Nevada Gaming Commission Chairman John Moran Jr. said he thought about fining Boyd Gaming Corp. a higher amount than the $300,000 commissioners unanimously agreed to Thursday for botching a patron dispute investigation at the Fremont.
But because it was the first time any Boyd Gaming property had been brought before the commission for a disciplinary hearing and the company revamped all of its arrest procedures after the Nov. 24 incident, he opted against seeking a larger fine.
Deputy Attorney General Edward Magaw said the fine was designed to “send a message to the industry” that regulators would not tolerate roughing up tourists.
“The board believes this is a reasonable fine based on the totality of the circumstances and the need to send a message to the industry that such conduct on the part of a licensee’s security personnel will result in a harsh penalty,” Magaw said.
Magaw described what happened and explained why it was intolerable.
“It is very important that the gaming industry have a reputation for the fair and proper treatment of its customers and we cannot revert to the old image of the industry when a casino manager who suspected someone of cheating would have security officers grab the person and haul them into a back room and threaten them with bodily harm if they did not leave the premises,” Magaw said.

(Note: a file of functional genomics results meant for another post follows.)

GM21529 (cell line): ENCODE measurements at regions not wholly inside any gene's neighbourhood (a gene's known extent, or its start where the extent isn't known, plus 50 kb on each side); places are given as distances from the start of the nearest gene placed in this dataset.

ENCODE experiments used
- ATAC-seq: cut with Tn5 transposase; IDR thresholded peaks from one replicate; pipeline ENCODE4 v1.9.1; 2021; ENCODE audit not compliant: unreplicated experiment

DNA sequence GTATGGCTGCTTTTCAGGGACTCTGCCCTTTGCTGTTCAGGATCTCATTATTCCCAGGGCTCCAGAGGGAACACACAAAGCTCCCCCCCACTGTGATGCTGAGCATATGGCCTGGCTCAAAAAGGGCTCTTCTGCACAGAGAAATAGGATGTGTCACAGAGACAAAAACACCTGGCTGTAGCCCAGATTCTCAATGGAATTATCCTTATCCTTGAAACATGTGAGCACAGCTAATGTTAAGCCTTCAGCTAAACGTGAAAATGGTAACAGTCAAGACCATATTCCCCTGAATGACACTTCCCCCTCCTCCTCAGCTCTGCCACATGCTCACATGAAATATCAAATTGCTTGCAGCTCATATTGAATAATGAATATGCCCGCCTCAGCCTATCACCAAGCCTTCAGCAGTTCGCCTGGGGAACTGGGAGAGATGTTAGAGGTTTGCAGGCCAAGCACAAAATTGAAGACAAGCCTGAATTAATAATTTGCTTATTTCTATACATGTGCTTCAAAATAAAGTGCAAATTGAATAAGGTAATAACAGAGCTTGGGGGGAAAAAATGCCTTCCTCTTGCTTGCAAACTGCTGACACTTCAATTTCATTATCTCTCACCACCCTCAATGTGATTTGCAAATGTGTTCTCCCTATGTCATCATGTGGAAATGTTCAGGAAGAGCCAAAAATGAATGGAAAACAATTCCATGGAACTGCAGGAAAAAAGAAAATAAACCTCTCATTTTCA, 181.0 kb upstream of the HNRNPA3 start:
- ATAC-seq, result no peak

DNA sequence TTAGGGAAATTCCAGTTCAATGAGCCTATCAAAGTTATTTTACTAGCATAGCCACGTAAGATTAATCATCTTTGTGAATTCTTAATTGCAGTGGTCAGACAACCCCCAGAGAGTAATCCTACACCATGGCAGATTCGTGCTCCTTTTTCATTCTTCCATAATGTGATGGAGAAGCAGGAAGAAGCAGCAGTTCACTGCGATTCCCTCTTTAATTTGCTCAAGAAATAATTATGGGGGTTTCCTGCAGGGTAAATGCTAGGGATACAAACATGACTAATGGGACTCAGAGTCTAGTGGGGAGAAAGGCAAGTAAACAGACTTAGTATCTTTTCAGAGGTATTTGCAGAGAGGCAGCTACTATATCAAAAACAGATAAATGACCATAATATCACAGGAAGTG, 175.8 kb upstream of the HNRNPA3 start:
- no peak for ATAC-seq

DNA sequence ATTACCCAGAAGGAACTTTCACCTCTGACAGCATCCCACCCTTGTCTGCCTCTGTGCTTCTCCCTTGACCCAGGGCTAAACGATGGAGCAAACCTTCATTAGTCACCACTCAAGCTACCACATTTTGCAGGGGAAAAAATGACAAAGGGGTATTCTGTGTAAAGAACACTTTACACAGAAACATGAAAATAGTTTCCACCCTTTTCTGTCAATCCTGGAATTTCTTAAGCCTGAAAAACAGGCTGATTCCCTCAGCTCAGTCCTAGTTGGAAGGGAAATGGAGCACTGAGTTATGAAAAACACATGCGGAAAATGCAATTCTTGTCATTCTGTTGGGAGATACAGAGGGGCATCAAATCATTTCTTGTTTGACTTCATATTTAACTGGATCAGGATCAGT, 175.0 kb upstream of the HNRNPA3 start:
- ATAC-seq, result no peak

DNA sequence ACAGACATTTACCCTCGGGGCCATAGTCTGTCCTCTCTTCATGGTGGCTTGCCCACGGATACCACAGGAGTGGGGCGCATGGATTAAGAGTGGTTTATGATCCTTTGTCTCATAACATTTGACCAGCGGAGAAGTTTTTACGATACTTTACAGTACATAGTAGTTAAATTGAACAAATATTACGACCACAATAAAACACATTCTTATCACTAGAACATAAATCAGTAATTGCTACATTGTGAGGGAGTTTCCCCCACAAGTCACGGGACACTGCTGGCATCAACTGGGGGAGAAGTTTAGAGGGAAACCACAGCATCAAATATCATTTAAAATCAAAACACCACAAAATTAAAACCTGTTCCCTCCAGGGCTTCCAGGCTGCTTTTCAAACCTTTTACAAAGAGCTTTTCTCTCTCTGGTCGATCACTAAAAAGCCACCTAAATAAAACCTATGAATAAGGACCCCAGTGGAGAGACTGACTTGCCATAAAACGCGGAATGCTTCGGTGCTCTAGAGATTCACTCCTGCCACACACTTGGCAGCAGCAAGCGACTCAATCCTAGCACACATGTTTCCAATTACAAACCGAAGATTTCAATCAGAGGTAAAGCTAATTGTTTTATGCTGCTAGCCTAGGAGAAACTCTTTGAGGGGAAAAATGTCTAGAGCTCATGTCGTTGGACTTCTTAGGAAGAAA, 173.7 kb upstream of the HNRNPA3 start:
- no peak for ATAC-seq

Commissioners spent nearly an hour discussing the incident and how to deal with it.
“Clearly, this is not that circumstance here and the board is not alleging that,” he said. “But it is a common theme. Here, a patron was suspected of a crime, … interrogated for 90 minutes while handcuffed to a bench, and after being screamed at and threatened, and was forced to give up money that was lawfully hers.”
Neither the Fremont security guards nor two women who were in a dispute that escalated into the theft accusation were identified in the complaint or the settlement stipulation.
Steve Thompson, executive vice president of Boyd, apologized for what happened and said several policy changes were made in how the company will approach similar accusations in the future.
His attorney, former Gaming Control Board Chairman A.G. Burnett, told the commission the incident was an aberration.
“This is not how Boyd operates,” Burnett said. “This was an unfortunate and regrettable incident and it is not reflective of the way the company or the Fremont does business in Nevada.”
Thompson said Boyd offered an undisclosed amount to the woman and she accepted it.